Subscribe NowJoin over 30,000 other Vintage Value investors today!

GARP Strategy Update – 16.5% Total Return In 4 Months

  • Our GARP strategy saw a 5% increase in the valuation of our holdings during December 2017.
  • The strategy has returned 16.5% since inception, a 7.7% outperformance of its S&P 500 benchmark.
  • We document how the strategy works and examine the risks we are taking on by following it.

Back in August this year, we published How to generate 29% annual returns from an easy to follow trading strategy, an article that outlined a data-driven trading strategy that invested in dividend-paying companies that exhibited strong recent growth in their financials and were reasonably priced when compared to their book value and free cash flows.

December 2017 saw the best month yet for our GARP strategy as the value of our holdings increased in value by 5%:

From 1-Sep Model S&P 500
Total Return (4 months) 16.5% 8.8%
Max Drawdown 4.8% 1.2%
Dividend Yield 0.2%
Win Rate (Closed) 66.7%
Profit Factor 13.6
Beta 1.2

Changes To Our Portfolio

We bought the following positions on 2nd January:

Barnes & Noble Education – $364m market cap

BNED operates on-campus bookstores for educational institutions and sells and rents texbooks to students. As highlighted in this excellent article by MassifCapital, the company has started to see the benefits of it recent acquisition of MBS Textbook Exchange and the shares have been trending upwards since its most recent quarterly filing in October.

Micron Technology – $53bn market cap

Micron Technology (MU) is a market leader in memory solutions whose share price almost doubled in 2017. Matt Funaro has recently published a great article examining the bear case for MU and concluding that the company is a high quality investment with room to grow in 2018. Andres Cardenal agreed here and has published a great graph comparing Micron’s price ratios to its industry peers.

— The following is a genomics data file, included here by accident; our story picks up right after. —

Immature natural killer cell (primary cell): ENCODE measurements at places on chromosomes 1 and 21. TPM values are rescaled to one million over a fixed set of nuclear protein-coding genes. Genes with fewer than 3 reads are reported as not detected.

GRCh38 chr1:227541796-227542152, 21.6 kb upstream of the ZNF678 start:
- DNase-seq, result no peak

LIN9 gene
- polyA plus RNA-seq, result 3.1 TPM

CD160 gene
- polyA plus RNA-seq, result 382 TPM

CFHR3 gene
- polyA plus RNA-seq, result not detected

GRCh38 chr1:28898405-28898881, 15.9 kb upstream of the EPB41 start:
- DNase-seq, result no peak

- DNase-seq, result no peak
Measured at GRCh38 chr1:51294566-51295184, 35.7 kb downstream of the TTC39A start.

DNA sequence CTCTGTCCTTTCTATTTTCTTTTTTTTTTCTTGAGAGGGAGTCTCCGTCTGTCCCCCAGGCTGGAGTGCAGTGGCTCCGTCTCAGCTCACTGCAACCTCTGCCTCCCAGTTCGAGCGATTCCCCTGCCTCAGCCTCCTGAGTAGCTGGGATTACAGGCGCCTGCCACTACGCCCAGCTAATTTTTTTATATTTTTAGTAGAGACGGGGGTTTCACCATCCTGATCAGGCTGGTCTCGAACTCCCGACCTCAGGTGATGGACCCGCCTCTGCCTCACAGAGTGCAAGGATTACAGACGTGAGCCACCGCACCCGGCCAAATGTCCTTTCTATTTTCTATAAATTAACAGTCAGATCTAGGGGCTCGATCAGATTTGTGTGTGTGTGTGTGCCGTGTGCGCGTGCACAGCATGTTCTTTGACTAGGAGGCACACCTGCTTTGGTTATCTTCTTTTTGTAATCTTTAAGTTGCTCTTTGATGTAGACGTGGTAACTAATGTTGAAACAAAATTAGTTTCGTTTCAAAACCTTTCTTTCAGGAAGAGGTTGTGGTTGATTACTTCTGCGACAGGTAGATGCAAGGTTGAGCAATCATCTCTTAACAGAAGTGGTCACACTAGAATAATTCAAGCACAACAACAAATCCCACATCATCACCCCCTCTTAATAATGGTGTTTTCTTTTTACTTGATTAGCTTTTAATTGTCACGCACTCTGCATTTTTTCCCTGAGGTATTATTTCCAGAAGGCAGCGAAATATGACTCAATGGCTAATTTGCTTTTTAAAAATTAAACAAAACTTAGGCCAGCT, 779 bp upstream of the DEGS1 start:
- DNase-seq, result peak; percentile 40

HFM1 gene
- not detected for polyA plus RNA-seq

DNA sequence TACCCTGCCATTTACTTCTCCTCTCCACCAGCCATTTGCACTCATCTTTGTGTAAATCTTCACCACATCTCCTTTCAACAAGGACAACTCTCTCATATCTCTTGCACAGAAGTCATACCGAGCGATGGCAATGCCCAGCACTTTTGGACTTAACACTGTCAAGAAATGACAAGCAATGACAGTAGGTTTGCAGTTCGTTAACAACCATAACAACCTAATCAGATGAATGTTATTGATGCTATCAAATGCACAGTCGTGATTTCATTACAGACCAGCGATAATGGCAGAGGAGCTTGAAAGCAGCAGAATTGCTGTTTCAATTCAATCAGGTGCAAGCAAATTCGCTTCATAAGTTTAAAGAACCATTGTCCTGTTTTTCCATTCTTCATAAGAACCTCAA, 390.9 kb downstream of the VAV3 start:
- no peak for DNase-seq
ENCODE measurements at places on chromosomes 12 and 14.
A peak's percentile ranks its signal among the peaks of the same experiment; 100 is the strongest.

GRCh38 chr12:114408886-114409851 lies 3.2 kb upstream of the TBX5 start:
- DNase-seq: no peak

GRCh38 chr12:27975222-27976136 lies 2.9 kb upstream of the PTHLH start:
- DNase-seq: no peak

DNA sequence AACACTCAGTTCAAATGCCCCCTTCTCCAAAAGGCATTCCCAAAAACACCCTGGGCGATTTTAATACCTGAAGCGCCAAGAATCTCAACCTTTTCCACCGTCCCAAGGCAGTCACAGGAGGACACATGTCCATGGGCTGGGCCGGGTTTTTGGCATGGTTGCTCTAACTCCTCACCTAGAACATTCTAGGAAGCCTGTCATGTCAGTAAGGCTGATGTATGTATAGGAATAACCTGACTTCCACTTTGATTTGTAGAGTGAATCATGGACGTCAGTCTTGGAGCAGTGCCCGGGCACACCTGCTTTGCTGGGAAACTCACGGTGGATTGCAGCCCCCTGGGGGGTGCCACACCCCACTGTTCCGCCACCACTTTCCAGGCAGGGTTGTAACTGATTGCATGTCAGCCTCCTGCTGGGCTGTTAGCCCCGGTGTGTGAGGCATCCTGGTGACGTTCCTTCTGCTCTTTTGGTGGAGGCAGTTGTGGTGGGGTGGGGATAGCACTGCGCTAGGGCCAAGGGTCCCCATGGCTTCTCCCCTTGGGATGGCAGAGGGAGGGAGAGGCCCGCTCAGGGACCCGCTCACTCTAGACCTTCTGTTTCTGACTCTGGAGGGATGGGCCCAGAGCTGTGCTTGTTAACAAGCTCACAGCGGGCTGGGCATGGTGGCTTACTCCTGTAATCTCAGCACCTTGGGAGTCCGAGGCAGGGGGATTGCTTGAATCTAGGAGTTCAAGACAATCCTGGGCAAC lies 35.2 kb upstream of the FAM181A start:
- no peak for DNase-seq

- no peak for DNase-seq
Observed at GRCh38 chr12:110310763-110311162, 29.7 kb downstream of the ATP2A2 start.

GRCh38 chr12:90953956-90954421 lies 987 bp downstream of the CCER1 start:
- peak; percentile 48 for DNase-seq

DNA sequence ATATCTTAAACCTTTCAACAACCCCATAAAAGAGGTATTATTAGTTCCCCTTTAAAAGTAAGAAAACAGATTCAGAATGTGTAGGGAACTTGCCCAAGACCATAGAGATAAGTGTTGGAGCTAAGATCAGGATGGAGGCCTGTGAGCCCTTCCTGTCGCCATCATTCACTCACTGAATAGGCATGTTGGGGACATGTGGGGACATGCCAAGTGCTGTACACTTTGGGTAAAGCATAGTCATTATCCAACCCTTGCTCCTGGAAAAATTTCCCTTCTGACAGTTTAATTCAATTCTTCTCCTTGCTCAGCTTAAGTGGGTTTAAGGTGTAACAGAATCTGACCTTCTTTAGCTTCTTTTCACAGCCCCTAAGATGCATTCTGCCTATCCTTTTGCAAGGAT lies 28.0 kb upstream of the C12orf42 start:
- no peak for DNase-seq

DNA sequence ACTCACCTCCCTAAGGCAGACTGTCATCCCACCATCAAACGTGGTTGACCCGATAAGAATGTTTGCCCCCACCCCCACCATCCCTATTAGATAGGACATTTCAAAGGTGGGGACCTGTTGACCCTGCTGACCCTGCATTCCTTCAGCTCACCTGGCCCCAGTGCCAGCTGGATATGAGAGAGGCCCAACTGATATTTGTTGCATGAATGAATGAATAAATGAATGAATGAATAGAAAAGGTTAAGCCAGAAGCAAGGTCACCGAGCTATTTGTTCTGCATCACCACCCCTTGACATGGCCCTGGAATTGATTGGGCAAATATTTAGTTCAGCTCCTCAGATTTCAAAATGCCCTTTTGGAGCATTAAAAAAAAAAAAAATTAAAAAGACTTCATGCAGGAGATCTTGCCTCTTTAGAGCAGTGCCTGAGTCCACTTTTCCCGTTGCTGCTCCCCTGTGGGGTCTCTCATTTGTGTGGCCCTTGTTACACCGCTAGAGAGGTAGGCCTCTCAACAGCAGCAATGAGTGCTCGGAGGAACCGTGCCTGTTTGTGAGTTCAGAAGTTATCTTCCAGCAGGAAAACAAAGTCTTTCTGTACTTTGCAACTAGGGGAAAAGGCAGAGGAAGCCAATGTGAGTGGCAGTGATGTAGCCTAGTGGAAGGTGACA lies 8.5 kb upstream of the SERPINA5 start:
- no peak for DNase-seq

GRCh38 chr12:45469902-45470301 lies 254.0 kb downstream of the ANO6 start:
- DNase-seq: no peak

Jacobs Engineering Group – $8.2bn market cap

Jacobs Engineering (JEC) is a global provider of technical, professional and constructions services. The company’s share price is benefiting from the tailwinds of the recent acquisition of CH2M together with the improving fortunes of the oil / petrochemical sectors and increase in infrastructure spending following recent hurricane disasters around the globe.

The strategy sold three positions to make way for the newcomers:

Company Entry Exit P/L
Graco (GGG) 2-Nov 2-Jan 2.2%
Ternium SA ADR (TX) 2-Nov 2-Jan 4.6%
Financial Engines (FNGN) 4-Dec 2-Jan 2.5%

Current Positions

As of 3rd January 2018, the strategy held the following positions:

Company Days Held Profit
Schnitzer Steel (SCHN) 25 19.8%
Brooks Automation (BRKS) 25 15.1%
Deckers Outdoor (DECK) 47 14.6%
FTI Consulting (FCN) 47 4.1%
Amdocs (DOX) 25 1.8%
Citi Trends (CTRN) 25 1.2%
Ellis Perry Intl (PERY) 25 2.0%
Barnes & Noble Ed (BNED) 1 0%
Micron Technology (MU) 1 0%
Jacobs Engineering (JEC) 1 0%

Deckers Outdoor – $2.4bn market cap